Scott Jamaal Trinidad was caught on surveillance video allegedly taking signs from outside an office building in Burbank. He was scheduled to appear in court on Monday, March 25 on suspicion of petty theft. Chuck Henry reports for NBC4 News at 11 p.m. on Thursday, March 21.
A man who was caught on video allegedly stealing campaign signs in Burbank was reportedly scheduled to appear in court on Monday.
The Burbank City Attorney’s Office has charged Scott Jamaal Trinidad with petty theft after allegedly taking signs that support Burbank School Board candidate Charlene Tabet, according to Burbank N Beyond, a news website covering Burbank. Trinidad, a volunteer for rival candidate Steve Ferguson, allegedly took the signs from the lawn of an office in the 12000 block of West Magnolia Boulevard in February.
After surveillance video of the incident was released, Ferguson apologized for the wrongdoing in a statement to Burbank N Beyond.
“I have taken corrective action within my campaign to ensure that this never happens again – it does not reflect who I am as a candidate or the mission of my campaign,” Ferguson wrote.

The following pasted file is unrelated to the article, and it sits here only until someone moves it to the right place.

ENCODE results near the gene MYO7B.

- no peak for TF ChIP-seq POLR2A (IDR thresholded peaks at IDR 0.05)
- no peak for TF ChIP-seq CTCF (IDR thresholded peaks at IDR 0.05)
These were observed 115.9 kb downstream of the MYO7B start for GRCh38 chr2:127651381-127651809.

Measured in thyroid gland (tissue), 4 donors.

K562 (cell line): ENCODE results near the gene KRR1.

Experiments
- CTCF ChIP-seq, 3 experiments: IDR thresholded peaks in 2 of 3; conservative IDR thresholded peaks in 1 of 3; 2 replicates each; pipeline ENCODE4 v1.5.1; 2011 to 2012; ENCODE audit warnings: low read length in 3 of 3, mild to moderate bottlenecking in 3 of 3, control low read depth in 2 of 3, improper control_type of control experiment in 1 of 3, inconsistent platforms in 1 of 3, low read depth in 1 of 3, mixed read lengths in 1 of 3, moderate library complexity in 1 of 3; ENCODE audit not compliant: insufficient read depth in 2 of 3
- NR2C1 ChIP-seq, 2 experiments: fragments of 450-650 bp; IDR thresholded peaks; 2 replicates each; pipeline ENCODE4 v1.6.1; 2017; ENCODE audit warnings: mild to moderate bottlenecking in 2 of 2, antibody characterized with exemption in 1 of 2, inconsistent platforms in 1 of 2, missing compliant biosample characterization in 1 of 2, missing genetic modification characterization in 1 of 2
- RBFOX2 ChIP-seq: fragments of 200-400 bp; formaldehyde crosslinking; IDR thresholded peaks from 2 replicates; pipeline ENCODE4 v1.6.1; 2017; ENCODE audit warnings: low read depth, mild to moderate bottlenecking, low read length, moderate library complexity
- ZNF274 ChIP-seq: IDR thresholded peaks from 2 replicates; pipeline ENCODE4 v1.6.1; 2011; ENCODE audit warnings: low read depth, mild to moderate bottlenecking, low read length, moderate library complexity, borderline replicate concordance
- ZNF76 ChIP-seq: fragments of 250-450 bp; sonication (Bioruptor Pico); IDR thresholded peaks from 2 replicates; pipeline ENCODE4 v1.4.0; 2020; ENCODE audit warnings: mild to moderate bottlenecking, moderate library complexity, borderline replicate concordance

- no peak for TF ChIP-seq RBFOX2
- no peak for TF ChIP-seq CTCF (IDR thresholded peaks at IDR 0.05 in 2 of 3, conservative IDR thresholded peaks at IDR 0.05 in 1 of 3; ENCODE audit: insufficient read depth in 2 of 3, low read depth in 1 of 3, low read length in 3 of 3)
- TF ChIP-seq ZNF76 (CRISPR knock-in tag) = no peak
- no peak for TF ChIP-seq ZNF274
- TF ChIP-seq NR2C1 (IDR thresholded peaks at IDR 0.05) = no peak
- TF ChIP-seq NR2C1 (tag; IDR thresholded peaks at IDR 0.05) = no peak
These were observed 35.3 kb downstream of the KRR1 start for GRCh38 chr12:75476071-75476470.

Incidents involving campaign signs are normal during election season, said Zizette Mullins, Burbank City Clerk.
“This is not unique at all, and it happens in all cities,” Mullins told NBC4. “There are always those people who are supporting one [candidate] or the other and they just like to feel like they’re empowered to take other signs.”
Mullins -- who was appointed as Burbank’s city clerk in 2012 after the then city clerk retired -- is on the ballot for the upcoming city clerk election, and said she has experienced sign theft as a candidate.
“I’ve had my signs put on certain property and the next day, I drive by and see my opponent’s sign on that property,” said Mullins.
Signage theft isn't limited to specific candidates; even reminder-to-vote signs from the city have been stolen, Mullins said.
"There are signs being taken from properties all over every single day," Mullins said.
The city clerk's office receives one or two calls each week about signs being stolen, Mullins said. The city encourages people to report such incidents to the police.